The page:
In the Thick of It: Florida’s PR Professionals Take the BP Oil Spill Head-On

Written By: Lauren Antista, MS – Communications Coordinator, Florida Psychological Association

June 17, the day of the FPRA’s Capital Chapter monthly membership meeting, marked the 59th day since the disastrous Deepwater Horizon oil spill off the coast of Louisiana and the 49th day since the spill’s aftermath began to impact Florida’s coastlines and economy.   The meeting brought together a panel of several big-name Florida PR pros.  The panelists discussed the ongoing BP oil spill and how many members of Florida’s public relations community have addressed the devastation.

Panelists included:
– Chris Thompson, CEO of VISIT Florida, the official tourism marketing corporation of Florida;

– Carol B. Dover, FMP President/Chief Executive Officer of the Florida Restaurant and Lodging Association (FRLA), the trade association representing Florida’s hospitality industry;

– Nancy Blum-Heintz, Communications Director of the Florida Department of Environmental Protection (DEP); and

– Joanne McNeely, Chief of the Seafood and Aquaculture Bureau of Florida’s Department of Agriculture and Consumer Services.

Chris Thompson noted that, from the onset, VISIT Florida was challenged with trying to separate the myths and rumors surrounding the oil spill from the reality of the situation.  VISIT Florida ran several TV ads intended to keep down the panic and to clarify that much of Florida’s coastline and beaches were still beautiful and open for business.  Thompson pointed out that by visiting Florida Live on the VISIT Florida website, concerned citizens could get real-time updates and video via live webcams from all over the state.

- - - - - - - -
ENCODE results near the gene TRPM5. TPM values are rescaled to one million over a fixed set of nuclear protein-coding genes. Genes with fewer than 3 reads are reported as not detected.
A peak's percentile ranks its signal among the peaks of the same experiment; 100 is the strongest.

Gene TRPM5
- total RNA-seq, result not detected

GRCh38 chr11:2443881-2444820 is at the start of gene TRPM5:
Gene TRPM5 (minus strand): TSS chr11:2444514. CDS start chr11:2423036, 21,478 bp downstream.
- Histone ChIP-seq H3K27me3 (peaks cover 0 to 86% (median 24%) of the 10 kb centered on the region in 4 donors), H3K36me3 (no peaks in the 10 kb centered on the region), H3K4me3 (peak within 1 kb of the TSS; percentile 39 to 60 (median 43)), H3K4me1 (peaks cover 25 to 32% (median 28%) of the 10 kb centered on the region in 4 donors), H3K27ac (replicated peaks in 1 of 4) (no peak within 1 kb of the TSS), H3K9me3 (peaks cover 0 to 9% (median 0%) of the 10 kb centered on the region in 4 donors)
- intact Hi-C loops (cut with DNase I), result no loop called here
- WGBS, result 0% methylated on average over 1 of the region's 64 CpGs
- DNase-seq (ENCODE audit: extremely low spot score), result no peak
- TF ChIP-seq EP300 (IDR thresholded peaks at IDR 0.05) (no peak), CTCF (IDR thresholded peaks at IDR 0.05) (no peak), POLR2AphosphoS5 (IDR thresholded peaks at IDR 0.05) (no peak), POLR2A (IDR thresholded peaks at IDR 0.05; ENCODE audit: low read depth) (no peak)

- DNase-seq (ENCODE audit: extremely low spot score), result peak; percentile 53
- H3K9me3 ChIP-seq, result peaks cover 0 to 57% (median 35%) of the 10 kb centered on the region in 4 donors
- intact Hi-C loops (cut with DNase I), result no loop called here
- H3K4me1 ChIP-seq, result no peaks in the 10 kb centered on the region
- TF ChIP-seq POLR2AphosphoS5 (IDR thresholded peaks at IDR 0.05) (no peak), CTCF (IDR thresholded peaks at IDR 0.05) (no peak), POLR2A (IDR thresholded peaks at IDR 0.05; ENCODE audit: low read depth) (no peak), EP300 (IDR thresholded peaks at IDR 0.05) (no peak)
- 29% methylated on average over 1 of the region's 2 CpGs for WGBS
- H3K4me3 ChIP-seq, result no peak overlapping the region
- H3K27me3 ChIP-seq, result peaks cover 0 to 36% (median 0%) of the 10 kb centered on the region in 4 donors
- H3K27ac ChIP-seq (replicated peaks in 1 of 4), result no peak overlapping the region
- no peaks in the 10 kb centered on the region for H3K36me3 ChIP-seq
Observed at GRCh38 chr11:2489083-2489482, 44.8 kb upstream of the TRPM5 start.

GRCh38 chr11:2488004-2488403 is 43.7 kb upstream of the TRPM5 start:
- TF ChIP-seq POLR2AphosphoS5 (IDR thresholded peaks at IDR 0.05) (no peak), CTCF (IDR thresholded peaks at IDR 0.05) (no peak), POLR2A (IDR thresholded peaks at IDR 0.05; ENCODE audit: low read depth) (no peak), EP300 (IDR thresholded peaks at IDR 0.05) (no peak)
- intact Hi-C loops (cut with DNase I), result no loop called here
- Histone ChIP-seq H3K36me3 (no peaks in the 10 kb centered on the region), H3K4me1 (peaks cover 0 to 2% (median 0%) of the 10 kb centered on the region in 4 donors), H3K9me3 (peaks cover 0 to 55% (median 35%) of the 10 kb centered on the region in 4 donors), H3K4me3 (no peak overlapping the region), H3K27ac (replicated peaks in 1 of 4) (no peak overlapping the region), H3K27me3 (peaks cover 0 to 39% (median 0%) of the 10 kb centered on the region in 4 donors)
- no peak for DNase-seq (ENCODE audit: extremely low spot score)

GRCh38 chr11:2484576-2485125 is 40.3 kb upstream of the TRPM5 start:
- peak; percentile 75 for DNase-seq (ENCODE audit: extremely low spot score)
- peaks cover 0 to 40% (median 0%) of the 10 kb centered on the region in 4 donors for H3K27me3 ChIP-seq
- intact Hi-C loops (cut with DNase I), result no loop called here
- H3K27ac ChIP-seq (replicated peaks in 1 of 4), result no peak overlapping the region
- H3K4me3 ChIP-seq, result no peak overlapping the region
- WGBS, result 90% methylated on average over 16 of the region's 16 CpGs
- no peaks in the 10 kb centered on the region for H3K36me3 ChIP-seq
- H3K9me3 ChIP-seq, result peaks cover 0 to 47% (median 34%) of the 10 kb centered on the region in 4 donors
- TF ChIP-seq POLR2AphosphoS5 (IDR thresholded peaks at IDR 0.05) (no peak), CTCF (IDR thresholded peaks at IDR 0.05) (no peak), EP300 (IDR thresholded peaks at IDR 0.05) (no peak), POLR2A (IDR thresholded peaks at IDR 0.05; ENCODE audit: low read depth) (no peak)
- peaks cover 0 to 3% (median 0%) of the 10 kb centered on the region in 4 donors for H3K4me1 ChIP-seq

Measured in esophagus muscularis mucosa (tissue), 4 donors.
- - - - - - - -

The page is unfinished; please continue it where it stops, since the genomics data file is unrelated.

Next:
An immediate concern for the panelists and their organizations was the economic impact of the spill on northwest Florida’s economy, since the region’s tourism income is incurred primarily between Memorial Day and Labor Day.  Carol Dover stressed that the FRLA has made every effort to work on behalf of its members on the forefront of the oil spill disaster, representing and protecting its interests. This included a steady stream of Oil Spill Updates on the FRLA website to keep its members up to date.

“This is their do-or-die season,” Carol Dover of the FRLA noted.  “We’ve had to stay focused on their viability.”

Since the spill’s effect has been felt statewide, another area of major concern has been Florida’s seafood industry.  Joanna McNeely, Bureau Chief of Seafood and Aquaculture emphasized that their current message is that Florida’s seafood is still “safe, abundant and available.” McNeely referred FPRA members to the Seafood and Aquaculture website (  Consumers can follow gulf regulatory and monitoring activities, see where the seafood is harvested and find out where it is being sold.  Webcams set up dockside allow consumers to see firsthand that the seafood is fresh and safe to eat.  Identifying blue stickers will also be appearing on packaging in stores like Publix, which identify that seafood as “Florida Gulf Safe.”

“Florida has a great foundation of agencies working together,” Nancy Blum of Florida DEP stated.  “It is really and truly a team effort.”

Blum anticipated that the spill might not be brought to conclusion until late summer, but that DEP has rigorously striven to bring together the latest, most accurate information on the DEP website, a one-stop shop for oil spill resources.  DEP also set up a hotline at (888) 337-3569 to give people answers from live experts.

The general consensus was hopeful.  Florida is, and will continue to be, open for business.